Paul Howard’s reflective look at the layers of Dublin society through the eyes of his main character Ross O’Carroll-Kelly has been with us now since 1998 via newspaper column and 2000 in book form. Not only have the 16 novels, innumerate columns, stage plays and now even through podcast followed the fortunes of Ross, his friends and family but also those of Ireland itself. Born out of hearing Celtic Tiger Cubs in full flight, Ross’s life has gone from privileged want for nothing, carefree teens, through recession hit work and supporting expanding family and back to hope and renewed cash flow.
Game of Throw-ins sees Ross confront the last vestiges of his misspent youth by returning to play AIL club rugby at 35 and juggle the pull of his libido with his familial responsibilities and living up to his bonds of friendship. To go into more detail would wade into spoiler territory.
Unlike most of the other RO’CK instalments which take place over a full year, Throw-ins is much more laser focused on the 6 months it covers. Some might consider this a bridging book between events that have preceded and the next chapter in Ross’s life but this book is much more insightful than that. By narrowing the focus down to Ross again much more than in the last few years with effective B and C plots involving Honour and Ross’s Mum it keeps the focus on what Ross is going through. Throw-ins has fleshed back out, literally and figuratively, the character that had gotten a little lost in the last couple of novels due to the weight of events going on around him. Ross has finally hit the wall we all come to, where we must lay down the things of our youth and become fully fledged adults and not be the centres of our own worlds any more, caring for those around us first more than ourselves. Or at least, trying.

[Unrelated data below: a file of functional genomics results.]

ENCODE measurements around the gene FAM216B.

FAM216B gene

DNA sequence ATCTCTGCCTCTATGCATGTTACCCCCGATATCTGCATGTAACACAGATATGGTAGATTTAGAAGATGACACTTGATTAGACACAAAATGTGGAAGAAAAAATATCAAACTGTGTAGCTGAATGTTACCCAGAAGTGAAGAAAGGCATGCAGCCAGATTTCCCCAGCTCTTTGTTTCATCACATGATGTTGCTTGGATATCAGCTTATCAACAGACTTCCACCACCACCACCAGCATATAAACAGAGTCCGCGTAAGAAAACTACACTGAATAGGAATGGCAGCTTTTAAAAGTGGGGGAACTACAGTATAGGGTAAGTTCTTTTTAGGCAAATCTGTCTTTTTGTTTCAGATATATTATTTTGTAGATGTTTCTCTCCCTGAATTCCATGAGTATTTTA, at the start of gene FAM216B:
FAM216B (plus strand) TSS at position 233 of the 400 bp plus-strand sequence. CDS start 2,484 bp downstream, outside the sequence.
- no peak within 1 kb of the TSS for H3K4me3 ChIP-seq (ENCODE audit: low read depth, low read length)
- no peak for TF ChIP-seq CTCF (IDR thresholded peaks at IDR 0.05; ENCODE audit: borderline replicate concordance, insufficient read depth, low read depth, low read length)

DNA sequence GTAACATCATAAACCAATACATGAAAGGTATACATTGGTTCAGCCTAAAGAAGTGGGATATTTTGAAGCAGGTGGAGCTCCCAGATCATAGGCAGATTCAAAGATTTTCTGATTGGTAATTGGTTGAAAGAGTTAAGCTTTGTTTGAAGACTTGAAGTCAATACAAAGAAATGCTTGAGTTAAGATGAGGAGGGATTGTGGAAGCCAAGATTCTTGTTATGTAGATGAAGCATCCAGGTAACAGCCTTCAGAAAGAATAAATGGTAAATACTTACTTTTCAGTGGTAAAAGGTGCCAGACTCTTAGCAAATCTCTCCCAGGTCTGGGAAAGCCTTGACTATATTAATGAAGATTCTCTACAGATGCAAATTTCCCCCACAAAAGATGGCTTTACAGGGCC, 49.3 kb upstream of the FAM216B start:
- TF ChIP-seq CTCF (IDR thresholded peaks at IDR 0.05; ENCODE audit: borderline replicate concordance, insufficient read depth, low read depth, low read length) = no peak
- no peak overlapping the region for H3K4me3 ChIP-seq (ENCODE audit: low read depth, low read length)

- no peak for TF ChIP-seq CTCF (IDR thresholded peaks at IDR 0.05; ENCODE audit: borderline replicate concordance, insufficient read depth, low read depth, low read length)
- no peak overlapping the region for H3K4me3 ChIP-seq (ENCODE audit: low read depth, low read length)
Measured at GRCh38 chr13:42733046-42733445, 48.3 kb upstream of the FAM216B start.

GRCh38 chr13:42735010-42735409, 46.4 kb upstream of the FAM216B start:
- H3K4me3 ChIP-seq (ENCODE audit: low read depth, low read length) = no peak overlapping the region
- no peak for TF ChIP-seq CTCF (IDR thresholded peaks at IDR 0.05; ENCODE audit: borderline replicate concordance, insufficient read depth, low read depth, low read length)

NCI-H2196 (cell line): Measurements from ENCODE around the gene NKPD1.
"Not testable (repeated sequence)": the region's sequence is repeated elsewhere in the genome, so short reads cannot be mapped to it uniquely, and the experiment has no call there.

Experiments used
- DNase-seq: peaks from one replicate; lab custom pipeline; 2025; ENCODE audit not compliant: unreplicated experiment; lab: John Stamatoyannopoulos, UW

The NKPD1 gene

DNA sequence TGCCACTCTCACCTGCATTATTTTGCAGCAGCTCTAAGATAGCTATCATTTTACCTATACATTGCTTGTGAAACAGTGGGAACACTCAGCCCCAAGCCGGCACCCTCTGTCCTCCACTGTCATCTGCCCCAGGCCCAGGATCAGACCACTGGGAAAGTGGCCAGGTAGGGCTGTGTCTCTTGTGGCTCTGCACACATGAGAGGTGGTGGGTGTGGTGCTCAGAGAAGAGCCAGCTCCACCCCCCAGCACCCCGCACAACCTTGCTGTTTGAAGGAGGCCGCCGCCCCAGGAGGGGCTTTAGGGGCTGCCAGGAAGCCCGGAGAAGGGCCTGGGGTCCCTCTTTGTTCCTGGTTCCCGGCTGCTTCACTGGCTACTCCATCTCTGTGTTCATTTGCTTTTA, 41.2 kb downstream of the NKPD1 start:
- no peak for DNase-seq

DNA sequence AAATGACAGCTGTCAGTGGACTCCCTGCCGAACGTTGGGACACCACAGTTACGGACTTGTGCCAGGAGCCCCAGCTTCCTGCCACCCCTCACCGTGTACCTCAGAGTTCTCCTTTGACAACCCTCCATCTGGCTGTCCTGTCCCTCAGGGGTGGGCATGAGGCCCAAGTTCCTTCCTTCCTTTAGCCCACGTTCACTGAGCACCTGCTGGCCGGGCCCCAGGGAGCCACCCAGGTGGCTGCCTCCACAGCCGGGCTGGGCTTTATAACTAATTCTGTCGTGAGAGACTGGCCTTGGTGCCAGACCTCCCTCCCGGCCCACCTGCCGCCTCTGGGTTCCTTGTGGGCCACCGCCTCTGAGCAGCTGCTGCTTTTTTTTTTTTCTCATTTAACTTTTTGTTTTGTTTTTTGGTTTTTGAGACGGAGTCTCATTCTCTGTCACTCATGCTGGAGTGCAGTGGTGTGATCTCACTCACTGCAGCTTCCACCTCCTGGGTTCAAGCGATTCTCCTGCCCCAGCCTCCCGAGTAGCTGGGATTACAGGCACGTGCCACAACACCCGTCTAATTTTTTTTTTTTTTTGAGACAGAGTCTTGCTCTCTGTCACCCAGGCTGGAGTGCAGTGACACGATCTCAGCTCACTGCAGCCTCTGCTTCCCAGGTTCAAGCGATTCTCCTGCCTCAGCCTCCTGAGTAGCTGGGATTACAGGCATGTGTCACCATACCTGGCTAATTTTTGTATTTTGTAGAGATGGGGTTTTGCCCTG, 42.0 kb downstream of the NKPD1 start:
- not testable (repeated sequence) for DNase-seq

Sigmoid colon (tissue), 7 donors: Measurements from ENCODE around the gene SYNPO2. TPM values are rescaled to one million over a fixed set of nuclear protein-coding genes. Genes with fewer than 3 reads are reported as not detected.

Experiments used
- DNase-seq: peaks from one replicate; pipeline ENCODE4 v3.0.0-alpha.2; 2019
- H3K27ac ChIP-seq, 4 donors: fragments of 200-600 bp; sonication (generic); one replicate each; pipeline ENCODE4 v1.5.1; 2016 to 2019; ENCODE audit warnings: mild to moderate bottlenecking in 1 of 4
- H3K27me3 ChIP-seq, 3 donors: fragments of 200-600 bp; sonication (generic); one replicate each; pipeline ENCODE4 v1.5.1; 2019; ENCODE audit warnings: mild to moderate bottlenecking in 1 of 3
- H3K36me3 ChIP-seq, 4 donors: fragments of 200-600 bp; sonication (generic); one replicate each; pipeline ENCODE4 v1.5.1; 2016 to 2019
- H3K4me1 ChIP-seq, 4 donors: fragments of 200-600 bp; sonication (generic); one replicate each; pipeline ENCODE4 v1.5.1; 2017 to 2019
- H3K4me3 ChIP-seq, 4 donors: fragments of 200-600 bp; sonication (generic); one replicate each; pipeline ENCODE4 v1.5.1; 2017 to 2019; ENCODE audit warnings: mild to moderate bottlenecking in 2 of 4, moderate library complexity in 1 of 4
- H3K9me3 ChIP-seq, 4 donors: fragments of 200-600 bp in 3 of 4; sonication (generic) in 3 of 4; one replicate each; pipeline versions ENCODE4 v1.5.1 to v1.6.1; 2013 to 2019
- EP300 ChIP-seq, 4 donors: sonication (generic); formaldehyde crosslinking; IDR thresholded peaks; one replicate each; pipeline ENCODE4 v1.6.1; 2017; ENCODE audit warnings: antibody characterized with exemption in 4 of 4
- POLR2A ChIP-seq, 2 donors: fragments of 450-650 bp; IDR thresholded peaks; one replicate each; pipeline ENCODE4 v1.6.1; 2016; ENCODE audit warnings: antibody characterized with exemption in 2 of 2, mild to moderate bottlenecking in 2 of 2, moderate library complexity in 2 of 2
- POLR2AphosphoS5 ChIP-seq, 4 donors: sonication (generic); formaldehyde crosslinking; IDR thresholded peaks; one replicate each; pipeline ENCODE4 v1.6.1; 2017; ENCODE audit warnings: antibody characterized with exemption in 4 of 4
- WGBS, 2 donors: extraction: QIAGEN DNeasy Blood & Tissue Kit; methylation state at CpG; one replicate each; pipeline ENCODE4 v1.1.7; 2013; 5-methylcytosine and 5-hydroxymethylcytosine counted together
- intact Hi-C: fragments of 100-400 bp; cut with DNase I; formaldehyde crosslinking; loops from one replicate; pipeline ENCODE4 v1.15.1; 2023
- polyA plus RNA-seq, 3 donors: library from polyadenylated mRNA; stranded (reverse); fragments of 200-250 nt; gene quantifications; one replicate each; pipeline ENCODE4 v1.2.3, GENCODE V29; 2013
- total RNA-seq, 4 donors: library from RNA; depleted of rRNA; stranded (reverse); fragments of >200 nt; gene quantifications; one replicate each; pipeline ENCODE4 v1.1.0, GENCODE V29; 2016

Ross now moves on in to his late 30’s with plenty of high drama swirling around him to keep us all entertained but also enough refocused inner reflectiveness to keep him an interesting and engaging character of many layers. And the close mirroring of Irish culture elevates the Ross O’Carroll-Kelly series from a light, entertaining read, to a true reflection of Ireland’s changes in the last 18 years. When we look back on this period of our history, Paul Howard’s creation will be front and centre in the cultural analysis of how we coped with it all.
Game of Throw-ins is published by Penguin Books and available from all good bookshops now.
An Draiocht – An Evening with Paul Howard AKA Ross O’Carroll Kelly is being held Thurs Sept 22nd Tickets Available Here
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Twitter – @RossOCK
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Irish Times Column Archive – /people/ross-o-carroll-kelly
Reviewed by Louise Bermingham